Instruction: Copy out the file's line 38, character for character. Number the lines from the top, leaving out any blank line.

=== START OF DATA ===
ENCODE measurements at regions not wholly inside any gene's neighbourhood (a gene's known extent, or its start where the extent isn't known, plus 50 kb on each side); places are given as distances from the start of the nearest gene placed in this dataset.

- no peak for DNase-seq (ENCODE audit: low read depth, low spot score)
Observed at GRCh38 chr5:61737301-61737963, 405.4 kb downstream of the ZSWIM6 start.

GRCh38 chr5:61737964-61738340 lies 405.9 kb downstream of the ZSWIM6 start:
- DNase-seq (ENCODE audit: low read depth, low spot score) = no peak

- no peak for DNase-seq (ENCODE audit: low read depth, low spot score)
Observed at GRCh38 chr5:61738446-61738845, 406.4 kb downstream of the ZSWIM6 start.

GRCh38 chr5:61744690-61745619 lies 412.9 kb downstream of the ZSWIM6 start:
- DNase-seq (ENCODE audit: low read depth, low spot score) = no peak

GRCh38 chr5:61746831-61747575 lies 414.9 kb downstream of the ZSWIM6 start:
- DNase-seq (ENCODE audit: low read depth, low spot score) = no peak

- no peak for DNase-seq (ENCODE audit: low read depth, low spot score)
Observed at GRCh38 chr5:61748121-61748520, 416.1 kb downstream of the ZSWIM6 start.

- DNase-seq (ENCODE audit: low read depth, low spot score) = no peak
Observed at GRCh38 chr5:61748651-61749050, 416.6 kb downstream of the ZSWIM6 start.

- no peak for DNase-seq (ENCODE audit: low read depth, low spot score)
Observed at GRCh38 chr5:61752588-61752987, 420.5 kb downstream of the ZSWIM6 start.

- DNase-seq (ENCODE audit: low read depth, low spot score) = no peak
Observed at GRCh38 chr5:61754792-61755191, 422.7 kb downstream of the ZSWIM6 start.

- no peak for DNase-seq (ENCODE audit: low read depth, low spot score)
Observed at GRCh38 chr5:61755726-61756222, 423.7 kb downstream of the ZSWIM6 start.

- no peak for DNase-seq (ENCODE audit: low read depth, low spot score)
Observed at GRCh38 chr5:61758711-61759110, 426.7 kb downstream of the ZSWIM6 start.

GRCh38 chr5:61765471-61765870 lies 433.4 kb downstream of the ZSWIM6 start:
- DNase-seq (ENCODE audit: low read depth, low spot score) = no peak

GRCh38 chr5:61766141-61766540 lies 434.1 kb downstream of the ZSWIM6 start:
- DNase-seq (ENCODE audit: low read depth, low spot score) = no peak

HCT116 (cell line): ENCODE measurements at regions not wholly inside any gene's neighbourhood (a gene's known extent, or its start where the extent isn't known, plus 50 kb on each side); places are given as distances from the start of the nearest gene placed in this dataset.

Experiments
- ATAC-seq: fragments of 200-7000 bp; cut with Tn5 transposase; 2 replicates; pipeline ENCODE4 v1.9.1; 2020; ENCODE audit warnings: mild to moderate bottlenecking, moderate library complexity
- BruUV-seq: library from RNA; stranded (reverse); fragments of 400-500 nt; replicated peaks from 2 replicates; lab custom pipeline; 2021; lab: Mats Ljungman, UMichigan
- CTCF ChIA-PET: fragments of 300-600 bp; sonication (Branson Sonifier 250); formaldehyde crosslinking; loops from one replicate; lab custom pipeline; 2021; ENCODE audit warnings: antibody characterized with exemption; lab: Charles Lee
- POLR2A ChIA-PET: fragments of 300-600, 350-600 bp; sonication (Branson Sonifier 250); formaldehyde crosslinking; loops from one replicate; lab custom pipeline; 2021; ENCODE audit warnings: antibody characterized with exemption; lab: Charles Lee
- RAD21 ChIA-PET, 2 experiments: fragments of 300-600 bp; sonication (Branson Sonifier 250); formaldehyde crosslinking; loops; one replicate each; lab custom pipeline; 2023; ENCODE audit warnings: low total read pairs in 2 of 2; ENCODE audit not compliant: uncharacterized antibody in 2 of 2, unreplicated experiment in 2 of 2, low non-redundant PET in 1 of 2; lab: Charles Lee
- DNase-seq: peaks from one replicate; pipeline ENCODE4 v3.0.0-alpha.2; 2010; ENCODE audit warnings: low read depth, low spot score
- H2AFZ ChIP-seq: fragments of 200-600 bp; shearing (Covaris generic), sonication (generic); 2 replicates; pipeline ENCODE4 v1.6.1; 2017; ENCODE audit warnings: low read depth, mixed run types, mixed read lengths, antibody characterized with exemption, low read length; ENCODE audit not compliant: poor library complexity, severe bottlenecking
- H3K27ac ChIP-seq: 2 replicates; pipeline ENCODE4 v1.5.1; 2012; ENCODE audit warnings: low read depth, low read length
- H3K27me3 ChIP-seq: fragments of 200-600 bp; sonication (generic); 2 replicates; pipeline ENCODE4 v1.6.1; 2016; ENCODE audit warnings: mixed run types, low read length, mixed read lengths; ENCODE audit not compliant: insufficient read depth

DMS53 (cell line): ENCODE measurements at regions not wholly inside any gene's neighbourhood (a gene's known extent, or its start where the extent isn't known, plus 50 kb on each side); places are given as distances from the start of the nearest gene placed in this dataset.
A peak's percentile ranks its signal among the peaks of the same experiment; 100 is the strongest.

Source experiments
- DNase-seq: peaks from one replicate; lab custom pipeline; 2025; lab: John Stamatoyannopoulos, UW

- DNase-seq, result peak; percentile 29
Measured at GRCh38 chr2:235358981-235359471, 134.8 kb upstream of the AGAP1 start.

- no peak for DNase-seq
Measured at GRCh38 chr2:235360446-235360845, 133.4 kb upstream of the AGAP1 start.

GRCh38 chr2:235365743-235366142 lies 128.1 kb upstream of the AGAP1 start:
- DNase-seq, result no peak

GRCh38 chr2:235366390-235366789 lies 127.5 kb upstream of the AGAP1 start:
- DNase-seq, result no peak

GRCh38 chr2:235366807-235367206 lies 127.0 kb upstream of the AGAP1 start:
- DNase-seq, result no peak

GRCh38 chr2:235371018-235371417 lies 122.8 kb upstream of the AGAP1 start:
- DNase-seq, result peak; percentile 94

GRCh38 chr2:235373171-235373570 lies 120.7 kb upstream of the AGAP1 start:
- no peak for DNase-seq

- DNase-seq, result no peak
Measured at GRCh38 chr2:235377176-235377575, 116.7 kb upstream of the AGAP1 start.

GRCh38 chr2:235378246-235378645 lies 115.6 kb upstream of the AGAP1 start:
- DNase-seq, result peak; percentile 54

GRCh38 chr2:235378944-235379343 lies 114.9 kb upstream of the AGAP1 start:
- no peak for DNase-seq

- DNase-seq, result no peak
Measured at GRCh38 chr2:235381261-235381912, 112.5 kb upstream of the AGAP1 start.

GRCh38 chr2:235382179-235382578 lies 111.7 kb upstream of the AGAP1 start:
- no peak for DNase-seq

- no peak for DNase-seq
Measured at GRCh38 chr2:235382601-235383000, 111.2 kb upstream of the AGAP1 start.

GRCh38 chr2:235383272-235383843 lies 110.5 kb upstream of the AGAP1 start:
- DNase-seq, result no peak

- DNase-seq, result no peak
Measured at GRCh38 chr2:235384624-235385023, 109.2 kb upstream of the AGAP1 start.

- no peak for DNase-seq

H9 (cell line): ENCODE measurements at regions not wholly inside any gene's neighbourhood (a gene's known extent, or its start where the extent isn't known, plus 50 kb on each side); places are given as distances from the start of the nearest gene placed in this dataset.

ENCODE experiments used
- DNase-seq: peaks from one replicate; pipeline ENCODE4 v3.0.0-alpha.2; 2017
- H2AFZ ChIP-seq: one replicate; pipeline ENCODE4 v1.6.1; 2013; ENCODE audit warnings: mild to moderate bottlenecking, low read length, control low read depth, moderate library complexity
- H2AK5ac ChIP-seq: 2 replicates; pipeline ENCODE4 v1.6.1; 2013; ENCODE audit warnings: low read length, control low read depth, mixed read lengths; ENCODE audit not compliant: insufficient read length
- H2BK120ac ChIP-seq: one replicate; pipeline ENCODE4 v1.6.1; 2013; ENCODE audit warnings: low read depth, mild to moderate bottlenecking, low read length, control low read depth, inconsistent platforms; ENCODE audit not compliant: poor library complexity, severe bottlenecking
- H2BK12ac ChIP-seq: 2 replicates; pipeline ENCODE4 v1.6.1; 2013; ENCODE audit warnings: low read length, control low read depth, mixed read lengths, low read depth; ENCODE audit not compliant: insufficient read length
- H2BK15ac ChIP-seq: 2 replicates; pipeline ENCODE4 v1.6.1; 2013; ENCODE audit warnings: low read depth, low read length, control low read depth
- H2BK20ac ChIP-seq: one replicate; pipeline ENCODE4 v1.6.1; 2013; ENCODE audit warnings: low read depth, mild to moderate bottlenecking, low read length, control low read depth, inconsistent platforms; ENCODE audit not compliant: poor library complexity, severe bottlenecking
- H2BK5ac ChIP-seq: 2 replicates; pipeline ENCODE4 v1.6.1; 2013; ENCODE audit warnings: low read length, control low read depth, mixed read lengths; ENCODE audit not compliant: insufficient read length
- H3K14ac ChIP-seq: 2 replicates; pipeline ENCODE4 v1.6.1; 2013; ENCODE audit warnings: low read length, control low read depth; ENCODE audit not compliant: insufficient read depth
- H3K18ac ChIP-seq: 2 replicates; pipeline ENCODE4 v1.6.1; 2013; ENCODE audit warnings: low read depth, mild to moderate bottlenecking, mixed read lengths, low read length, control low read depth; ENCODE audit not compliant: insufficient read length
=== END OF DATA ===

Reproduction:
- H3K27me3 ChIP-seq: fragments of 200-600 bp; sonication (generic); 2 replicates; pipeline ENCODE4 v1.6.1; 2016; ENCODE audit warnings: mixed run types, low read length, mixed read lengths; ENCODE audit not compliant: insufficient read depth